A) Confocal images taken from the ipsilateral (left) and contralateral (right) striatum of mice that received an injection of LPS. Red channel: immunohistochemical label for Iba1, a marker for microglia. Individual cell bodies of microglia are marked with white arrowheads. Note the high number of microglia in the ipsilateral striatum. B) same as A), however, showing images obtained from mice that received an injection of rAAV9 in the striatum. Note, that microglia counts are low in both hemispheres. Scale bars: 10 µm. C) Quantification of ipsilateral and contralateral microglia densities in the striatum of mice with rAAV and LPS injections. Number of analyzed sections is shown at bottom of bars. D) Ipsilateral and contralateral density of microglia in the hippocampus of mice following rAAV injections. E) Ipsilateral and contralateral density of microglia in the auditory cortex of mice following rAAV injections. All bars represent mean±SEM.

https://doi.org/10.1371/journal.pone.0076310.g004

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Figure 5. rAAV5 injections in the dentate gyrus lead to retrograde labeling of cells in the ventral entorhinal cortex.

A) Confocal images from horizontal brain sections at -3 mm along the dorso-ventral axis in reference to Bregma taken from a mouse that received a co-injection of rAAV5 driving expression of GFP (green) and fluorescently labeled retrograde tracer CTB (red) in the dentate gyrus. B) same as A), for Bregma -4.5 mm. C) same as A), for Bregma -6.0 mm. Double labeled cells in the ventral entorhinal cortex appear yellow. White squares on the left indicate parts of images shown in higher magnification on the right. Scale bars: for whole sections: 1 mm; for insets: 250 µm. D) Cell counts of CTB-only labeled cells (red), GFP-only labeled cells (green) and double positive cells (yellow) in horizontal sections of the ipsilateral entorhinal cortex along the dorso-ventral axis of three individual mice.

https://doi.org/10.1371/journal.pone.0076310.g005

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Figure 6. Retrogradely labeled cells in the entorhinal cortex are excitatory neurons.

A) Confocal fluorescence images of the same horizontal section of the ventral entorhinal cortex of a mouse that received a co-injection of rAAV5 driving GFP expression (green) and fluorescently labeled CTB (red) that was stained with DAPI (blue) and immunohistochemically labeled against the neuronal marker NeuN (magenta). Examples of individual GFP and CTB-labeled neurons are marked with white arrowheads. The white square denotes the area shown in higher magnification. Scale bars: low magnification: 100 µm, high magnification: 50 µm. B) Quantification of CTB positive cells and GFP positive cells (bars: mean±SEM; CTB: n= 918 cells, 4 sections, one mouse; GFP: n=264 cells, 4 sections, one mouse) with the neuronal marker NeuN showing in both cases almost complete co-labeling. C) Confocal fluorescence images of the same horizontal section of the ventral entorhinal cortex of a transgenic mouse in which GAD2-expressing interneurons are labeled by tdTomato (red) that received an injection of rAAV5 driving GFP expression (green) that was stained with DAPI (blue). Individual interneurons are marked with white arrowheads. The white square denotes the area shown in higher magnification. Scale bars: low magnification: 100 µm and high magnification: 50 µm) D) Quantification of GAD2-expressing interneurons and rAAV5 transduced neurons showing disjunct populations (bars: mean±SEM; n=1033 cells, 4 sections, one mouse).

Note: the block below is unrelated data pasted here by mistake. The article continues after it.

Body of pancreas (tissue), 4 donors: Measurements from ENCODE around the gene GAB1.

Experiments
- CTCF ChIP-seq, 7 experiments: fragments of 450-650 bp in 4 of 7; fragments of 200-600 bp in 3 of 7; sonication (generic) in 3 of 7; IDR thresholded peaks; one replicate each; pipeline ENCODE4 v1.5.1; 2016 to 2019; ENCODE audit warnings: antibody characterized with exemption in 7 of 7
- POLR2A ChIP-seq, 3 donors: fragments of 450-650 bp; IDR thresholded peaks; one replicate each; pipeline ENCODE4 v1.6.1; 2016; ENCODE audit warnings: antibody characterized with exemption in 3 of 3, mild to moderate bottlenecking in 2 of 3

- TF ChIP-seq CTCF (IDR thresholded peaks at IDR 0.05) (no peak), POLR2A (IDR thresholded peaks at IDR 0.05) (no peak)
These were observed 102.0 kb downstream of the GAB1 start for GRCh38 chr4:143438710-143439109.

https://doi.org/10.1371/journal.pone.0076310.g006

The constructs used to compare the transgene expression kinetics of single strand AAV (ssAAV) and self-complementary AAV (scAAV) (pAAV-phSyn-H2B-EGFP/mCherry; Figure 7 and Figure S4) were cloned the following way: The histone H2B-gene was isolated from mouse cDNA and fused to either EGFP (Addgene plasmid 11153) or mCherry (Addgene plasmid 20938). The fusion protein was cloned into the pAAV-hSyn backbone (Addgene plasmid 26973) using the KpnI and HindIII sites. For the generation of self-complementary AAV plasmids containing phSyn-H2B-EGFP/mCherry expression cassettes pAAV-MCS (Agilent Technologies, catalog no. 240071), a commercially available AAV entry vector, was used and modified as follows: First a β-globin intron sequence was removed by BstBI digestion and subsequent vector religation. In the next step the terminal resolution site of the right ITR was deleted. Therefore the β-globin intron-deleted pAAV-MCS was triple-digested with MscI, EcoRI and PmlI. In two separate ligation steps an MscI/EcoRI fragment (715 bp) was first ligated with an EcoRI/PmlI fragment (567 bp). Afterwards the resulting 1282 bp fragment was inserted into the pAAV-MCS vector backbone derived from a separate MscI digestion, leading to a β-globin intron-deleted self-complementary version of pAAV-MCS (pscAAV-MCS). To finally obtain self-complemetary AAV plasmids containing phSyn-H2B-EGFP/mCherry expression cassettes, phSyn-H2B-EGFP was inserted into pscAAV-MCS via NotI/BbsI. Afterwards the resulting pscAAV-phSyn-H2B-EGFP plasmid was used as a target vector for the insertion of phSyn-H2B-mCherry via ClaI/NsiI. The resulting self-complementary plasmids were analysed for integrity and functionality after packaging into AAV8 by denaturing agarose gel electrophoresis of isolated virus DNA and by comparing transduction kinetics of single stranded and self-complementary rAAV8 virus stocks in Neuro2A cells (Figure S3).

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Figure 7. Time course of expression in striatal neurons transduced in vivo with ssAAV or scAAV.